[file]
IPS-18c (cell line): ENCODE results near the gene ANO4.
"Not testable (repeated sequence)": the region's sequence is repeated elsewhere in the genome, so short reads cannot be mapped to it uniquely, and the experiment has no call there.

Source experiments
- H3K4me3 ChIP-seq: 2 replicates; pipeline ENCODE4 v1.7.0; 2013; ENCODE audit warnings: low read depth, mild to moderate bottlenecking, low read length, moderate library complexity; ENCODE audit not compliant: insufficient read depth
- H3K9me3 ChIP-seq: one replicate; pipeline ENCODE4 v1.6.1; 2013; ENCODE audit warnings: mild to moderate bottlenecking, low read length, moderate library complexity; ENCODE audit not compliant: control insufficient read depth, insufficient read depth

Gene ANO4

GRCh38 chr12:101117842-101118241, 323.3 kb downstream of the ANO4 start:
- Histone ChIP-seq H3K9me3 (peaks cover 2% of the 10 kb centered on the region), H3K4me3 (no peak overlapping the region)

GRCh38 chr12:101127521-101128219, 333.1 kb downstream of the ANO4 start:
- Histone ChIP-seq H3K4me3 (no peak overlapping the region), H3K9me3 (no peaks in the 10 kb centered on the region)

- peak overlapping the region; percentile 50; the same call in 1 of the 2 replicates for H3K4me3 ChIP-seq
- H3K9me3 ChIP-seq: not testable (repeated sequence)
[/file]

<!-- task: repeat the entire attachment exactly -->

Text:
IPS-18c (cell line): ENCODE results near the gene ANO4.
"Not testable (repeated sequence)": the region's sequence is repeated elsewhere in the genome, so short reads cannot be mapped to it uniquely, and the experiment has no call there.

Source experiments
- H3K4me3 ChIP-seq: 2 replicates; pipeline ENCODE4 v1.7.0; 2013; ENCODE audit warnings: low read depth, mild to moderate bottlenecking, low read length, moderate library complexity; ENCODE audit not compliant: insufficient read depth
- H3K9me3 ChIP-seq: one replicate; pipeline ENCODE4 v1.6.1; 2013; ENCODE audit warnings: mild to moderate bottlenecking, low read length, moderate library complexity; ENCODE audit not compliant: control insufficient read depth, insufficient read depth

Gene ANO4

GRCh38 chr12:101117842-101118241, 323.3 kb downstream of the ANO4 start:
- Histone ChIP-seq H3K9me3 (peaks cover 2% of the 10 kb centered on the region), H3K4me3 (no peak overlapping the region)

GRCh38 chr12:101127521-101128219, 333.1 kb downstream of the ANO4 start:
- Histone ChIP-seq H3K4me3 (no peak overlapping the region), H3K9me3 (no peaks in the 10 kb centered on the region)

- peak overlapping the region; percentile 50; the same call in 1 of the 2 replicates for H3K4me3 ChIP-seq
- H3K9me3 ChIP-seq: not testable (repeated sequence)